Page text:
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Melrose Place, Vampires Have Something in Common

PASADENA, Calif. -- You can't kill the momentum of vampire shows or revivals of old shows like "Melrose Place."

One of the new series on The CW this fall is "The Vampire Dairies," which follows the success of the HBO series "True Blood" and the feature film "Twilight" on the vampire express.

"Dairies" is based on a series of novels and is co-produced by Kevin Williamson ("Dawson's Creek"). He  acknowledged here today before the nation's television critics that by necessity the pilot has some similarities to "Twilight" but added that will change in weekly episodes.

The only recognizable name among the young stars in "Vampire" is Ian Somerhalder ("Lost"). He plays a bad vampire who is at odds with the good vampire played by handsome Paul Wesley (yeah, I recognized his face more than his name, too) who comes to the small town of Mystics Falls for romantic reasons.

Unfortunately, Somerhalder wasn't here. That left the female lead, Nina Dobrey (yeah,  I recognized her face more than her name, too), to try and explain why vampire shows are very much alive these days.

"It is timeless," she said. "They don't die. They're always around."

Williamson acknwoledged that there are so many vampires around the cultural landscape these days that he initially said "no way" to the project.

"Then I read the books," he added. He was sold on them and the challenge to do something different with the vampire premise.

Of course, TV is known for recycling old ideas anyway. Which brings us back to "Melrose Place," which ran on Fox for seven years through 1999 and will join the CW schedule in a new version this fall a year after the network brought back "90210" with limited success.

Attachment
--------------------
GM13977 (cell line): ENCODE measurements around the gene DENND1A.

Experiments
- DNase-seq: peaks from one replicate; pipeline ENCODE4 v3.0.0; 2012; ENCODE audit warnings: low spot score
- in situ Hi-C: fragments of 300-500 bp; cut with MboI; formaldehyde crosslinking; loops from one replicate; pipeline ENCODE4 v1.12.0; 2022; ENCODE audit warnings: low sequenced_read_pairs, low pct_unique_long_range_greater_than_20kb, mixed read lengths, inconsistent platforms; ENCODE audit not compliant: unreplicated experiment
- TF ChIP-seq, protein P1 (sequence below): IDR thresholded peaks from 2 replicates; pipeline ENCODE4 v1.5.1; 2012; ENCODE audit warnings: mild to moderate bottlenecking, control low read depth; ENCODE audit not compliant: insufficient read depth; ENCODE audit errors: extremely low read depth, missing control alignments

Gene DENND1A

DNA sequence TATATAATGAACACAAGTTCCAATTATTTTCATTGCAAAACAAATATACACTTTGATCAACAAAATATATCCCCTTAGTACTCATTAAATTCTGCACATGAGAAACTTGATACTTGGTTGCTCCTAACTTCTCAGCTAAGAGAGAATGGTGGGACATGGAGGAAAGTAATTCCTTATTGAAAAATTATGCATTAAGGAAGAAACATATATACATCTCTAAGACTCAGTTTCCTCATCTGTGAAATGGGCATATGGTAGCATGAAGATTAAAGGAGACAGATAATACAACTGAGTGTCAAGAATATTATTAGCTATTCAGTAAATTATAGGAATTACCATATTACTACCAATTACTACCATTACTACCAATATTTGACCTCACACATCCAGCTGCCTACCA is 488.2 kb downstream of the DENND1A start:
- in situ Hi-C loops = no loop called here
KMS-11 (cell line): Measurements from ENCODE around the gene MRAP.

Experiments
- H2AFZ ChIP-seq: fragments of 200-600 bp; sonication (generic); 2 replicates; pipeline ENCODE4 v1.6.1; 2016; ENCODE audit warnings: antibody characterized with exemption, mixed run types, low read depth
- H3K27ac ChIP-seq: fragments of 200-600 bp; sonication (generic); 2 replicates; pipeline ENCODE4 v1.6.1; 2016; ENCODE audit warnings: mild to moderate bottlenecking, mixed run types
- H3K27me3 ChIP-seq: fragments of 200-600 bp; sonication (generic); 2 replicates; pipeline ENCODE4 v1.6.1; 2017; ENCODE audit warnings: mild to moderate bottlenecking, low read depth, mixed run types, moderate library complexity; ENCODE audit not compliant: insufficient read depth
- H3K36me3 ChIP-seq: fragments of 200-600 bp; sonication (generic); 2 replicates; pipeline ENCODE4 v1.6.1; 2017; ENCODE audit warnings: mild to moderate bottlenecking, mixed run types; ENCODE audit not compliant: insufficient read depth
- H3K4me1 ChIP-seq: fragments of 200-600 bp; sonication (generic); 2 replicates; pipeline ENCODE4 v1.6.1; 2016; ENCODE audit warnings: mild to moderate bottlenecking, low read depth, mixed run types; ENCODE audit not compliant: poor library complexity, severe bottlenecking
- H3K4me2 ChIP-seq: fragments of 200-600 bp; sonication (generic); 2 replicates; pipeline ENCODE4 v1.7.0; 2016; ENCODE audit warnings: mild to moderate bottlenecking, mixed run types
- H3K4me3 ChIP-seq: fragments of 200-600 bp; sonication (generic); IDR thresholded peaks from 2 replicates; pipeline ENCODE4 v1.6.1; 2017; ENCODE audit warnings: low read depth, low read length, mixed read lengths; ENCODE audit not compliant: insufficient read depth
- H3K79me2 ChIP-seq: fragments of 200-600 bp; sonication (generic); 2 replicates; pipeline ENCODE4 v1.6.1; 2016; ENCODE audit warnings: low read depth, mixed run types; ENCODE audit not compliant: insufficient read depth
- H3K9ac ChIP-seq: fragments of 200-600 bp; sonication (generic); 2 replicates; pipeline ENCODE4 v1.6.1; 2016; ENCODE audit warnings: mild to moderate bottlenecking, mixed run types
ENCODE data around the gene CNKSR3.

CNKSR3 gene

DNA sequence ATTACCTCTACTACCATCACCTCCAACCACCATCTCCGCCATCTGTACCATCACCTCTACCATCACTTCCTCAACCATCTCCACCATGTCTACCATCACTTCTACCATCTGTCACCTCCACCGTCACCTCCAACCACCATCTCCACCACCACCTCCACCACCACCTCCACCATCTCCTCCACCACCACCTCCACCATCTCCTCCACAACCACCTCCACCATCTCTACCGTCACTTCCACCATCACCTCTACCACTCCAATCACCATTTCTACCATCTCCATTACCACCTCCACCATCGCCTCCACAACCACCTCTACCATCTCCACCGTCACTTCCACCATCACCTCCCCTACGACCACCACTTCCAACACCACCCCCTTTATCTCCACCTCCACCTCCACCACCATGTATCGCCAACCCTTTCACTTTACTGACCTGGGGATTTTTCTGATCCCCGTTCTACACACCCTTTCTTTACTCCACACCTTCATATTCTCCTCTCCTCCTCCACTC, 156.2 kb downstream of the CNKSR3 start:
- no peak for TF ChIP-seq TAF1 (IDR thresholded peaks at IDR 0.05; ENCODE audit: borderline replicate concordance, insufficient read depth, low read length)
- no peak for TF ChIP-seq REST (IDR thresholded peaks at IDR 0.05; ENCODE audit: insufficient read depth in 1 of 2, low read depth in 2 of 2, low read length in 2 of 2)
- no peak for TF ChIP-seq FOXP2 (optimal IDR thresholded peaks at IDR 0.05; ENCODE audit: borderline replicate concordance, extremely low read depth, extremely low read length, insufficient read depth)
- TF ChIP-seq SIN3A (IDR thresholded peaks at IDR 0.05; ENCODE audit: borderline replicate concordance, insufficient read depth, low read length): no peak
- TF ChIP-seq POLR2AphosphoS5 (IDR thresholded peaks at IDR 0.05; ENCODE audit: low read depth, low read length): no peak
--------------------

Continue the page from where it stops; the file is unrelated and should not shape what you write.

The young cast includes Ashlee Simpson-Wentz as the new young adult in the complex who probably isn't going to be as naive as she appears to be in the pilot.Original cast members Laura Leighton and Thomas Calabro are also in the pilot.

Some things about "Melrose" haven't changed.

"It definitely is the most scandalous adress in West Hollywood," said executive producer Todd Slavkin.

Are you looking forward to the new version of "Melrose"? And do you think there will be room for another vampire series like "The Vampire Dairies?"

-- Alan Pergament



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About Talkin' TV

Alan Pergament

Alan Pergament

Alan Pergament has continued to blog about television topics since retiring in 2010 as The News' television writer after 28 years on the beat. From local on-air personalities to ratings to the latest on network and cable programming, he keeps you informed.

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